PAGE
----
State and National News


11:15 am
Wed July 10, 2013

Zimmerman Trial: The View From Inside The Courtroom

Originally published on Wed July 10, 2013 2:56 pm



I'm Michel Martin and this is TELL ME MORE from NPR News. We've decided to devote the entire program today to one story: the trial of George Zimmerman. Of course, he's the Florida man who shot and killed an unarmed teenager named Trayvon Martin last year. The trial of Mr. Zimmerman on second-degree murder charges is almost over. So we thought this would be a good moment to review some of the key moments in the trial and also some of the important discussions that have emerged in the course of this trial and this story.

Read more
Monkey See
10:51 am
Wed July 10, 2013

A Sunny 'Camp' Kicks Back For Summer

The promotional art for NBC's Camp tells you all you need to know.
John Tsiavis NBC

Originally published on Wed July 10, 2013 10:32 am

We have to begin with a discussion of how Camp, NBC's new summer comedy-drama series premiering Wednesday night at 10, begins.

Read more
The Two-Way
10:31 am
Wed July 10, 2013

White House Honors For Frank Deford, Joan Didion & Others


Forgive us for pointing first to someone with an NPR connection, but we figure his fans will want to know that Morning Edition commentator Frank Deford is among those being honored Wednesday afternoon at the White House.

Read more
The Protojournalist
10:13 am
Wed July 10, 2013

Elevator Pitch: Why Care About Washington?

wbeem via Flickr

Originally published on Thu July 11, 2013 10:24 am

­­My friend Mark Leibovich — a New York Times reporter — has written a book about the inner watchworkings of Power Washington called This Town: Two Parties and a Funeral-Plus, Plenty of Valet Parking!-in America's Gilded Capital. Among the incestuous cognoscenti of the Capital City, This Town has more buzz than a top-bar beehive.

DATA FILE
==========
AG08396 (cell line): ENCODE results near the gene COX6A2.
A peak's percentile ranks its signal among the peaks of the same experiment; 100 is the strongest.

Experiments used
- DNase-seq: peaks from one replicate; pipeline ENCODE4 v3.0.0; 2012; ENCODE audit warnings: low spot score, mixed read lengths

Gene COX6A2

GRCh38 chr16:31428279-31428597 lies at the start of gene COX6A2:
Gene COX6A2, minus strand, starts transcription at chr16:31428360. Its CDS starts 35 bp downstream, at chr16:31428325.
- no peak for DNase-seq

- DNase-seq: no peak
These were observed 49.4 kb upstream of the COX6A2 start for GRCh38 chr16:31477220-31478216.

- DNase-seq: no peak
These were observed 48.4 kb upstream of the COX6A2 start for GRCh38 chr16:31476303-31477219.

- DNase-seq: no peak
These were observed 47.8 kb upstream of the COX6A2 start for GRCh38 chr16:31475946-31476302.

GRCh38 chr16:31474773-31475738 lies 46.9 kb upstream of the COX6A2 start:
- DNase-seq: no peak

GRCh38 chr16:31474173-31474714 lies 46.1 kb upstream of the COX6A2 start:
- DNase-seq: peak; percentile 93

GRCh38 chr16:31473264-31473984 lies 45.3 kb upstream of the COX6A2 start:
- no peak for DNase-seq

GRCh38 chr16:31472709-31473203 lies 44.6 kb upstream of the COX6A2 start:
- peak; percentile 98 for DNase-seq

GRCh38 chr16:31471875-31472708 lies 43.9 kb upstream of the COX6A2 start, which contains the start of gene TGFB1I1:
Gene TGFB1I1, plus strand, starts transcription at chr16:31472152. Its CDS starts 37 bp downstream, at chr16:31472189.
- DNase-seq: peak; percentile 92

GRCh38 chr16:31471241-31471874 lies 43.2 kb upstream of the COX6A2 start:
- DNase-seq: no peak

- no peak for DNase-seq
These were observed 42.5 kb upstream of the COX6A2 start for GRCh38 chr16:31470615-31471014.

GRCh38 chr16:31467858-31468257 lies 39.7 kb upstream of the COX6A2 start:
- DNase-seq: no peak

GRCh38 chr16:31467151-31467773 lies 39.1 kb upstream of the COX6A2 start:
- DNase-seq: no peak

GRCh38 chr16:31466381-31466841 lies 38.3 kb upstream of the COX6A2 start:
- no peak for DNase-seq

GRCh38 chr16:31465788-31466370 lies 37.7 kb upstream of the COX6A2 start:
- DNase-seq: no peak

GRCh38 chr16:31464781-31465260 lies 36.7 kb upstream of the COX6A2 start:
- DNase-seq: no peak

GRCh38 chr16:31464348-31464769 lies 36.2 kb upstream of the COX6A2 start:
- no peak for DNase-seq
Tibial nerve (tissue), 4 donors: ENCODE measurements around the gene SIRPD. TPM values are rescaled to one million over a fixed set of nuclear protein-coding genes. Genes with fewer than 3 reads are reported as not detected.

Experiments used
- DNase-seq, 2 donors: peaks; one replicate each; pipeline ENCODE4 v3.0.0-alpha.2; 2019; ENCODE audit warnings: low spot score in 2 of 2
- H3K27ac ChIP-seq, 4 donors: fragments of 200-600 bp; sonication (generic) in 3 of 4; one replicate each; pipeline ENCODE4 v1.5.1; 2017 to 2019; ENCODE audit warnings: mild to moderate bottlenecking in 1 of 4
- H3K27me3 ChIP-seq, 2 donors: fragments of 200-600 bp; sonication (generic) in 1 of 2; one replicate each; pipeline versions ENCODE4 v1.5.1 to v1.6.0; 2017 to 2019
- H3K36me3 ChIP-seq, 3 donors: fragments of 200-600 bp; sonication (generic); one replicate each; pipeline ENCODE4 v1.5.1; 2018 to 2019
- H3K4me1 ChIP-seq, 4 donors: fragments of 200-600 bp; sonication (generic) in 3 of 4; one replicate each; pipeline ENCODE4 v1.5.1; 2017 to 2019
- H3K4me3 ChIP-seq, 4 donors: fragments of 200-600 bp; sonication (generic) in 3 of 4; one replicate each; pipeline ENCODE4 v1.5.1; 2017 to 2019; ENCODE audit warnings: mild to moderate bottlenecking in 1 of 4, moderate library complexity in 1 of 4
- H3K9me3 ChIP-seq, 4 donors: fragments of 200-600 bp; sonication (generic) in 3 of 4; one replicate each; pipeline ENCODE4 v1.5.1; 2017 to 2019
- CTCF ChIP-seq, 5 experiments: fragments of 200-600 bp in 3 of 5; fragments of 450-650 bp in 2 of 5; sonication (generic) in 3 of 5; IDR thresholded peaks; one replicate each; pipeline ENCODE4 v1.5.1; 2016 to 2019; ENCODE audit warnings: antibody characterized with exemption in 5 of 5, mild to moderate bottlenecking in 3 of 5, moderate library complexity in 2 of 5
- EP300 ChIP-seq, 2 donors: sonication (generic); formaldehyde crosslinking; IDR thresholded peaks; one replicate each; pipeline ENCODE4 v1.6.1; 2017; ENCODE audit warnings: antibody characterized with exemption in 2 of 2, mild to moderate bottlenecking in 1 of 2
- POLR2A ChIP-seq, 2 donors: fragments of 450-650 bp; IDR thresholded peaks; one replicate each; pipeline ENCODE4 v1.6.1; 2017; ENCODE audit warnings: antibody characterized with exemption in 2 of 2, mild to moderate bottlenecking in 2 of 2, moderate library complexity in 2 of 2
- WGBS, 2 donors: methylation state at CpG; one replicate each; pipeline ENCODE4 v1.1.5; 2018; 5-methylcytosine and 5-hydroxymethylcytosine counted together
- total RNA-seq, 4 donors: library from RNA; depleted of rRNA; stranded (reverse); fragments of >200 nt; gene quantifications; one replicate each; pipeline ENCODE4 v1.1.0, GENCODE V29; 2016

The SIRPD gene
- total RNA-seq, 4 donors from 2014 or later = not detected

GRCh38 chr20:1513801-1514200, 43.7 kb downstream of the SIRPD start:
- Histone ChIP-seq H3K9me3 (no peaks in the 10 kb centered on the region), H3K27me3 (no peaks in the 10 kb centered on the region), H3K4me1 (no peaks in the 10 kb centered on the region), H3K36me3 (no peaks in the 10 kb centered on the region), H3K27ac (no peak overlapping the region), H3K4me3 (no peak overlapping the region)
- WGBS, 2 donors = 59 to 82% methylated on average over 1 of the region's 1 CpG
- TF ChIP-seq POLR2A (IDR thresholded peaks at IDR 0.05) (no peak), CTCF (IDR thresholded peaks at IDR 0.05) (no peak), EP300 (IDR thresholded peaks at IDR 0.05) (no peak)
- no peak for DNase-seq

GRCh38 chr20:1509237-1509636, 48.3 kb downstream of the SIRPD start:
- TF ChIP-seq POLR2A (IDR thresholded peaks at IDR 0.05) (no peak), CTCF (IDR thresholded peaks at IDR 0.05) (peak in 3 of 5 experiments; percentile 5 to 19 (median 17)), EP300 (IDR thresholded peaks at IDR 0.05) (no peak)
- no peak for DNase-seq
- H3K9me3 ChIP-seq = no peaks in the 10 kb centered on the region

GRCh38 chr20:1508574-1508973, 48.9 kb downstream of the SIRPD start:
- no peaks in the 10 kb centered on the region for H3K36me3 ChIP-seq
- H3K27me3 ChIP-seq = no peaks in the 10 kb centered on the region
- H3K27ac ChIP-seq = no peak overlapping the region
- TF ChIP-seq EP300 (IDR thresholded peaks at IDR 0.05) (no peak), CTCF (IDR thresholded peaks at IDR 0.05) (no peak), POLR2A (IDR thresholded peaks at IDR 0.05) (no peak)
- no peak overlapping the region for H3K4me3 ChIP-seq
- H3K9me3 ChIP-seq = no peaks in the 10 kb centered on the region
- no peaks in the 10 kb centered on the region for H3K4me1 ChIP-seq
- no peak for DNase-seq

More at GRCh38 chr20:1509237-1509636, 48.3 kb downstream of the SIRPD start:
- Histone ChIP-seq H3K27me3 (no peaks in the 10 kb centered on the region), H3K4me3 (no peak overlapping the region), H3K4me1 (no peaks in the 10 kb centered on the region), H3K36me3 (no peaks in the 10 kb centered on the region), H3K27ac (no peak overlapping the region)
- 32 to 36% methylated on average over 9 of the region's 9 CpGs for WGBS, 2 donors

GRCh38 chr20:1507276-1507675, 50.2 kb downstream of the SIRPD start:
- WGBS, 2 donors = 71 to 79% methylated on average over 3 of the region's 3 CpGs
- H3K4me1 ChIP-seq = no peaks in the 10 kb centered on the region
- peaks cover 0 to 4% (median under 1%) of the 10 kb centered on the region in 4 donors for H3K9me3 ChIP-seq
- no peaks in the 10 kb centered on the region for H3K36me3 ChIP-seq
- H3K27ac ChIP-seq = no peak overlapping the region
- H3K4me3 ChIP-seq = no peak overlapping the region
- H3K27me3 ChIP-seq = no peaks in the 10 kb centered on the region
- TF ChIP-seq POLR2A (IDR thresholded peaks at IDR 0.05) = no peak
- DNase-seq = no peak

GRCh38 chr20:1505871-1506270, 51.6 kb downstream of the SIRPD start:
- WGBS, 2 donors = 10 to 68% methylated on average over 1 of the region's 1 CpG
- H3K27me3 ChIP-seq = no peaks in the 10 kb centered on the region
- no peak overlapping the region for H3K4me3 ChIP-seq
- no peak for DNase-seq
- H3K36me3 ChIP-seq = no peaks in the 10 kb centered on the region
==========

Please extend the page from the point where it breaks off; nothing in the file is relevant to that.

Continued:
Read more
Deceptive Cadence
10:03 am
Wed July 10, 2013

Electric Guitars Amp Up New Classical Music

Some of the 200 guitarists who took part in Rhys Chatham's A Crimson Grail at Lincoln Center's Out of Doors Festival in August 2009.

Originally published on Wed July 10, 2013 9:12 am

Read more
Book Reviews
10:03 am
Wed July 10, 2013

Rhetoric Drowns Out The Thrills In Huston's 'Skinner'

Originally published on Wed July 10, 2013 6:03 am

Charlie Huston's 2010 novel, Sleepless, bowled me over. What a powerful combination of combustible plot and fiery language! At the center of that book, an insomnia plague spreads across Southern California (and the rest of the country). The illness keeps you awake all night, quite fuzzy-minded during the day, and then after a couple of months it kills you. The only thing approaching an antidote is a drug called Dreamer, which makes a little sleep possible before you die.

Read more
Kitchen Window
10:02 am
Wed July 10, 2013

Scape Velocity: Green Garlic Takes Flight

T. Susan Chang for NPR

Originally published on Tue July 9, 2013 11:03 pm

If you've never grown garlic, here's how you do it: On a bright cool fall afternoon, before the ground has frozen, you pry an ordinary, unpeeled clove of garlic off the bulb. You plant it in the ground, about 4 inches down and pointy side up. Maybe you cover the soil with some straw to protect it from extremes of heat, cold and drought.

Read more
Planet Money
10:01 am
Wed July 10, 2013

Episode 471: The Eddie Murphy Rule

Why the big smiles?
Paramount The Kobal Collection

Originally published on Tue July 9, 2013 8:37 pm

  • Listen to the Episode

On today's show, we talk to commodities traders to answer one of the most important questions in finance: What actually happens at the end of Trading Places?

We know something crazy happens on the trading floor. We know that Eddie Murphy and Dan Aykroyd get rich and the Duke brothers lose everything. But how does it all happen? And could it happen in the real world?

Also on the show: The "Eddie Murphy Rule" that wound up in the the big financial overhaul law Congress passed in 2010.

Read more
The Two-Way
9:53 am
Wed July 10, 2013

Hey, It's Not A Burglar, It's A 19-Foot Python

Employees hold a huge python caught in an Australian charity store. Police initially thought a burglar had fallen through the roof and made a mess.
Queensland Police AP

Originally published on Wed July 10, 2013 10:57 am

Imagine this: A 19-foot python falls out of the ceiling of a store and leaves a big hole, knocks over sale objects and then makes a nasty mess on the floor before hiding in plain sight along a wall. And nobody finds it for a day.

Police in Queensland, Australia, were called to a charity store in the tiny town of Ingham this week to investigate what they initially suspected was a break-in by someone with stomach flu.

Read more